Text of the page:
THE EFFECTIVENESS OF WEARING PEDESTRIAN HELMET WHILE WALKING FROM HOME TO SCHOOL IN ELEMENTARY SCHOOL CHILDREN.
(from the Third International Conference on Injury Control and Prevention, Melbourne, Australia,
Presenter: Tatsuhiro Yamanaka, JAPAN
Yamanaka Tatsuhiro; Ogihara Arata
Department of Pediatrics,
Yaizu Municipal Hospital, Yaizu city, Shizuoka, Department of Public Health,
School of Medicine, Yokohama City University, Yokohama city, Kanagawa,
PURPOSE: To evaluate the effectiveness of head injury prevention among
pedestrians wearing a helmet while walk.
METHOD: We performed a retrospective case control study of head injury in
elementary school children over a five-year period in Shimizu city. Population
is 240, 000 and there are 26 elementary schools in this city. The principle of
the school can decide whether helmet wearing should be a rule for pupils, which
means there are only two possible situations, wearing or not wearing a helmet
while walking. Elementary school children are prohibited from bicycling to
school and there is no school bus system at all. The number of head injuries
and other injuries were collected from the data sheet by the insurance system
of the School Safety Division of the National Stadium and School Health Center
RESULTS: There were 13 elementary schools which required students to wear a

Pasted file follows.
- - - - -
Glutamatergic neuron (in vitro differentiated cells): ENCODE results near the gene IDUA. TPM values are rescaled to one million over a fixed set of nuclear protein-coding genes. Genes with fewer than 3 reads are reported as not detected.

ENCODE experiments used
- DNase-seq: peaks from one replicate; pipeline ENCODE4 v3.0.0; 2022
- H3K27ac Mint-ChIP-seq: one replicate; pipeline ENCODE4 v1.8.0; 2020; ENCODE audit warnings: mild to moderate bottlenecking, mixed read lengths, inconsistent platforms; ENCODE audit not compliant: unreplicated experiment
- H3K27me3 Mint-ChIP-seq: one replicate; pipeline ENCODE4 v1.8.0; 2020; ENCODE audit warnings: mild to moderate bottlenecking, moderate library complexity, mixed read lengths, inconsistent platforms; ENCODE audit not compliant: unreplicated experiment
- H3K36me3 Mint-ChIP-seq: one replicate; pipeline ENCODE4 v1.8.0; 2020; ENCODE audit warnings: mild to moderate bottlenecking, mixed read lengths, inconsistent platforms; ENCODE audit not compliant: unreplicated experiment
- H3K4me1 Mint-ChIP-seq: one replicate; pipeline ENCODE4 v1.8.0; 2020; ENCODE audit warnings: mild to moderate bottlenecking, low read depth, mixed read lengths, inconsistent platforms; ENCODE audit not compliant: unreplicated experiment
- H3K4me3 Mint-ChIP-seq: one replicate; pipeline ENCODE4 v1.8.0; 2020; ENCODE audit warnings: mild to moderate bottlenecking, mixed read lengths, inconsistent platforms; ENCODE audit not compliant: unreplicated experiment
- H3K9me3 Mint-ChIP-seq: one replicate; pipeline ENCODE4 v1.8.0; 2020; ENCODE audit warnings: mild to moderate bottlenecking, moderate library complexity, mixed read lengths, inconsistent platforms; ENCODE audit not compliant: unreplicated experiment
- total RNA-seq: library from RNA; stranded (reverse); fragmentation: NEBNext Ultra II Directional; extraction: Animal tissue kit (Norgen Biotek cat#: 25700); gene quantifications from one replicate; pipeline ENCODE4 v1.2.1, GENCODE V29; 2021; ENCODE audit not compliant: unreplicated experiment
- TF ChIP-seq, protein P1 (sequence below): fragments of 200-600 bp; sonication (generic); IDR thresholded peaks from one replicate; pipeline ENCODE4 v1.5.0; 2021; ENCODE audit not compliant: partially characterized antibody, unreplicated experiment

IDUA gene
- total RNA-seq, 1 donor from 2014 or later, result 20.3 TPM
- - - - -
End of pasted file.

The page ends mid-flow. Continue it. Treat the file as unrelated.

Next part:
helmet while walk. One school had changed from wearing a helmet to not wearing
a helmet during the 5-year period. The accumulated annual number of elementary
school children was 32,922 required to wear helmets, and 56,214 not required to
wear helmets. The number of injuries among children wearing helmets was 58
(0.18%), and 125 (0.22%) among children not wearing helmets during the 5-year
period. Head injuries were recorded in 4 children (0.012%) wearing helmets and
10 (0.018%) who were not wearing helmets.
CONCLUSION: There was no significant difference between children wearing
helmets and those not wearing helmets in the incidence of all injuries and head
injuries by Xy test. The odds ratio for the no helmet system was 1.26 ( 0.92 to
1.71 for 95 % confidence) for all injuries and 1.46 ( 0.45 to 4.12 for 95 %
confidence) for head injuries.